Jeff: We've started out with the need to feed. We mixed maybe a one-to-one sugar to water mixture. Is that by weight, by volume or doesn't matter?

Jim: Yes, by volume. A quart jar - probably. I fill out about half full of sugar and then the rest of it by water.

Jeff: Warm water helps it.

Jim: Yes, as hot as I can get from the tap.

Jeff: We select our feeder choice whether be a top feeder or a Boardman Feeder or even a Division Board Feeder. What do you take it out to the beehive then?

Jim: I just have various kinds of common buckets. One of the gadgets is a feeder that attaches to the top of the telescoping cover. It's a hybrid. It's not really inside, not really a top feeder. You put about a gallon of feed in a container that then connects to the top of the colony and then the bees feed through a hole in the telescoping cover. When you use that, of course, it's got a handle on it, and you just carry it out to the beehive.

Otherwise, take a can and don't mix it in the bee yard. If you're feeding, you probably don't have a nectar flow. Always keep that in mind. Don't just stand there and spill syrup right by the beehives. Go spill it somewhere else.

Jeff: That's right. In your neighbor's driveway. Just kidding. (Humor)

Jim: I understand that very well. How about feeding honey back?

Jeff: Oh, that's a good one.

Jim: We have no time to mention that. We're almost out of time. If you've been keeping bees as long as you and I have, you just accumulate stuff. You accumulate old equipment. You accumulate old smokers. You'll be surprised how much old honey you've got sitting around. "Well, I want to feed that back to the bees."  Well, go slowly.

The books will always admonish you that that's a possibility for spreading American foulbrood. That is a possibility. Probably small but don't ignore it. Cut that honey by at least 30% with hot water, mix it back up, turn into a thin honey solution and only feed what they can take overnight, has been my experience and that of others. You can let these bees reprocess honey for you. They are these consummate professionals at doing it.

Jeff: I had not ever had to cut it by 30% or cut it down to 30%.

Jim: They can take it straight, but think about cold honey. Think about how thick that is.

Jeff: Oh, makes a lot of sense. I like that. Feed it in a regular feeder, whatever your feeder of choice is?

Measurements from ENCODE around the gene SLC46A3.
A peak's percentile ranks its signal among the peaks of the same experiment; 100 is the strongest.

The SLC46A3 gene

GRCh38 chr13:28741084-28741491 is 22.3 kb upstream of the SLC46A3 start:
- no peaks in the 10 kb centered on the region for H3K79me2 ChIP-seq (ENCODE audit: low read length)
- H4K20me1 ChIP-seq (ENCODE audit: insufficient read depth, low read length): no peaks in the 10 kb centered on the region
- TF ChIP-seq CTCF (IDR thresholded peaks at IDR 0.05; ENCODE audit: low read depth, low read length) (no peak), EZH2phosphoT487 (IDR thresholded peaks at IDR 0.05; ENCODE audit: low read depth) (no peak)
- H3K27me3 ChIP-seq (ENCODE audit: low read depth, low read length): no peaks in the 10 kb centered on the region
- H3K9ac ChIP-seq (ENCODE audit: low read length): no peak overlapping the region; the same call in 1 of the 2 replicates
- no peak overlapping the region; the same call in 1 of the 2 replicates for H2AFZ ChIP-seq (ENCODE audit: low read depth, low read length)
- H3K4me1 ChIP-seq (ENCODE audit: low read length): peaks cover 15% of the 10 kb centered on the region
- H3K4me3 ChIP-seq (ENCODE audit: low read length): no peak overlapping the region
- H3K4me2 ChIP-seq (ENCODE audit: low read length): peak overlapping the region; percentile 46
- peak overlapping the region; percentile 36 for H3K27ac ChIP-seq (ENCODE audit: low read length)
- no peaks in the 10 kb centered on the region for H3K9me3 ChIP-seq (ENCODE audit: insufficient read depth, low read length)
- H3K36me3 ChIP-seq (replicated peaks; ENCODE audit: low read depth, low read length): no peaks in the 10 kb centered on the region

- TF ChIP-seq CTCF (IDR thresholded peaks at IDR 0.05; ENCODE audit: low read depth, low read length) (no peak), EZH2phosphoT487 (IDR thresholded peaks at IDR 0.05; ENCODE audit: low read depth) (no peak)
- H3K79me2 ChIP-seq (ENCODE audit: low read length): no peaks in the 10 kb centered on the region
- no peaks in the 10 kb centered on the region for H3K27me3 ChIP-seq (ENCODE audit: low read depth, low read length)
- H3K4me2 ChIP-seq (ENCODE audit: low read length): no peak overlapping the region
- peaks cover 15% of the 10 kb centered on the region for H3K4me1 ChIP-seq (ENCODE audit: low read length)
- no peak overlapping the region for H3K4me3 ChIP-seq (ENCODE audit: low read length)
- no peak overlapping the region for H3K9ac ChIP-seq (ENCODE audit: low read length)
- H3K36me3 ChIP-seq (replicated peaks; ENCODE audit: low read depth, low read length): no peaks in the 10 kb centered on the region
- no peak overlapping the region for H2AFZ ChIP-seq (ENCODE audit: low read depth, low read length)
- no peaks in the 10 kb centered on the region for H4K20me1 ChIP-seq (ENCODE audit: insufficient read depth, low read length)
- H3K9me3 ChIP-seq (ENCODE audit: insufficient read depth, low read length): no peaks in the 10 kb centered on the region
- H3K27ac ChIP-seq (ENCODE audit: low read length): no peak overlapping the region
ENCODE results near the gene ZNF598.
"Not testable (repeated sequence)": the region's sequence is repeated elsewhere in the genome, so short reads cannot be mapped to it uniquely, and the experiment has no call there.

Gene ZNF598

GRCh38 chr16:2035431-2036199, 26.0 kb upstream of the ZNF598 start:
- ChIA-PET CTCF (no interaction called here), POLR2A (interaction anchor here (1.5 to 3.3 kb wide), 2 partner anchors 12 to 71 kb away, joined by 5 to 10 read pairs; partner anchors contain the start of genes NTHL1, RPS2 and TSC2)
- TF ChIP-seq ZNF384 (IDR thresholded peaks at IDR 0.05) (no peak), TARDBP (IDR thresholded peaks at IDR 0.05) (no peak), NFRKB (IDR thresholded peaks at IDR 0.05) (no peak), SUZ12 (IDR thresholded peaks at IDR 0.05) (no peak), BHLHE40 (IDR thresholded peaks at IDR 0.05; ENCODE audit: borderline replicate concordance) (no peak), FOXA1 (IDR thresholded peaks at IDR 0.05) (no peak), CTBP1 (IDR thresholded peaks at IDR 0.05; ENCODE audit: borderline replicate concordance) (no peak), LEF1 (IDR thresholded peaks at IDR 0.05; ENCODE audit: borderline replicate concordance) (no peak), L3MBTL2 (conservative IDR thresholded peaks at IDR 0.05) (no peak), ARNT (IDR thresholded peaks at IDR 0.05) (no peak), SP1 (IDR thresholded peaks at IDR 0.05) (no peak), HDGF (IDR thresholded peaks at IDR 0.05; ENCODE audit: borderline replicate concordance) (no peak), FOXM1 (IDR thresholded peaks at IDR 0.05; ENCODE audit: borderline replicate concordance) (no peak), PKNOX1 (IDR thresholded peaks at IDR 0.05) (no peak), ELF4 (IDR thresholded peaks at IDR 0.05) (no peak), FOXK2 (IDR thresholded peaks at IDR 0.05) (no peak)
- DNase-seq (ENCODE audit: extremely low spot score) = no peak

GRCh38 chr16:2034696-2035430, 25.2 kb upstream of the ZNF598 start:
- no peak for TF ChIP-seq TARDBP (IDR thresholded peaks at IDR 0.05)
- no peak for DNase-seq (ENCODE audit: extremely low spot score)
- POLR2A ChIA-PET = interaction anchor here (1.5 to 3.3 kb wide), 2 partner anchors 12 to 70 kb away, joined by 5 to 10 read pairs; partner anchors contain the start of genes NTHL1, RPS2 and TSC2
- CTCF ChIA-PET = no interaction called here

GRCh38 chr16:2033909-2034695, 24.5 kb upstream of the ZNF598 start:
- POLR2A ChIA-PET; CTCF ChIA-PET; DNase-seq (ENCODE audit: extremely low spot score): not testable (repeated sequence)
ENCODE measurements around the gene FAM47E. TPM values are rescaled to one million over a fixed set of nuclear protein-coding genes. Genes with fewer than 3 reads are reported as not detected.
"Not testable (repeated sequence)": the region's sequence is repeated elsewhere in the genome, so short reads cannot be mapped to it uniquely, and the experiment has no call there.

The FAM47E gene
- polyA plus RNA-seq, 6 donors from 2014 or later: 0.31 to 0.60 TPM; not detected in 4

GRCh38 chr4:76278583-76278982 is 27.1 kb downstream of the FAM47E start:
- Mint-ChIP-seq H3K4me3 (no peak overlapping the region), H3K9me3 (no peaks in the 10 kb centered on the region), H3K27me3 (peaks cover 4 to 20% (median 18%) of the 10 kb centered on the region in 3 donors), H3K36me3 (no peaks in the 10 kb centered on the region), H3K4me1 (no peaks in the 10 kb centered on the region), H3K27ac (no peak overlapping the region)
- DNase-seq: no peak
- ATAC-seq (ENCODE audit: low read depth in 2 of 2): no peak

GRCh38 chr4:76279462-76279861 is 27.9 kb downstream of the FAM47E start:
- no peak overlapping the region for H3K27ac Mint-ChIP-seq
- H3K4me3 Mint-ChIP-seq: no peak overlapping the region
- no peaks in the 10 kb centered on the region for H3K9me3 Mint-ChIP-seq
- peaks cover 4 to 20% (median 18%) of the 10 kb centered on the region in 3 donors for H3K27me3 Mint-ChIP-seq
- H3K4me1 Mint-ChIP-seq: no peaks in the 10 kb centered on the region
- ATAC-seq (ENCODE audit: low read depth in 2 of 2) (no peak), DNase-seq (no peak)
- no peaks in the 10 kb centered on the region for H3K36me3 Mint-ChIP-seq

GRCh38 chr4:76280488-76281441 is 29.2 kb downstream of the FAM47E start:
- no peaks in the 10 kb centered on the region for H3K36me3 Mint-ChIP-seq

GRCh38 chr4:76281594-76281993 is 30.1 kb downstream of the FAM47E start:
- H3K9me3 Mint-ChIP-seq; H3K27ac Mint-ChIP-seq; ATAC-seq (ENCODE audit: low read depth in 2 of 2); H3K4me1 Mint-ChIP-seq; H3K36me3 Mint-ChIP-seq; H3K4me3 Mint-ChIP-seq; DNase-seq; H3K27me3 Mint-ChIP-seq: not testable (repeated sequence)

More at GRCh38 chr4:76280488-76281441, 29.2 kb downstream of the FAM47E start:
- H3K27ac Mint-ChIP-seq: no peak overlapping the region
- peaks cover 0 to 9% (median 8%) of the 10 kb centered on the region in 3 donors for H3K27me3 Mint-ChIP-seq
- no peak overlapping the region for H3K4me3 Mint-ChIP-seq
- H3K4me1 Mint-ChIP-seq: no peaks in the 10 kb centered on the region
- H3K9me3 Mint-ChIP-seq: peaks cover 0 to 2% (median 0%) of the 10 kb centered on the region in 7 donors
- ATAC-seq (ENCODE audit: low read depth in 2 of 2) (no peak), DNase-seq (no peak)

Jim: Then feed it in whatever you're feeding in. Probably in my case, a top feeder. Who has tons and tons of old honey to feedback? I don't know. If you got honey that's granulated or whatever, it's a good way to get rid of it.

Jeff: My favorite is, and I mentioned it at the top of the show, was the frames of honey from dead outs. If I know that the colony died of starvation or the winter or varroa, more than likely, or died of related diseases, I take that frame and I put that in the hive that needs it. That's a readily available source for the bees. They know what to do.

Jim: We said that we weren't going to discuss it, but I do have to mention the fact that we are so lucky now to be able to feed protein. We have these other products and not just proteins. Some of them are vitamins. Honey-B-Healthy. I'm not naming these because I'm showing preference, but I want you to know these products didn't used to be available. You had to make your own out of brewer’s yeast and whatever. Strong Microbials, Global Patties. When you look at it, beekeepers can really come up with a remarkable menu of supplemental feed now.

Jeff: In our other podcast, Beekeeping Today Podcast, we also had one sponsor, HiveAlive, and it's made out of seaweed extract. The variety of what's available for beekeepers is remarkable. Of course, they're all available from our current sponsor, Betterbee. It can be mind-blowing. Just talk to your other beekeepers, find out what's working in your area and what they like to use and give it a try. It won't hurt them.

Jim: I'm already feeling badly about this segment because there's so much more we could have talked about, so much more we could have said. This is a good solid topic. This is a good way a beekeeper can help the colonies. Too much to discuss in 15 to 20 minutes. Do something, help them out.

Jeff: That's right. The important thing is recognizing the need that you need to feed them in the springtime, so they don't starve, because they're producing a lot of brood and the food consumption's going skyrocket at this time of year. Make sure they have food available, and you can do that whether you have a hive scale, or you use the heft method. Make sure they have food available. Supplement it as needed. Then they'll let you know when they don't need it anymore. They'll stop taking it.

Jim: Nicely said. I enjoyed talking to you. I appreciate the people who listen. I always appreciate them, until we can do this again.

Jeff: Thanks a lot, Jim. I appreciate it being here. Thanks for inviting me in, and we look forward to having Kim back.

Jim: Bye-bye.

[00:20:23] [END OF AUDIO]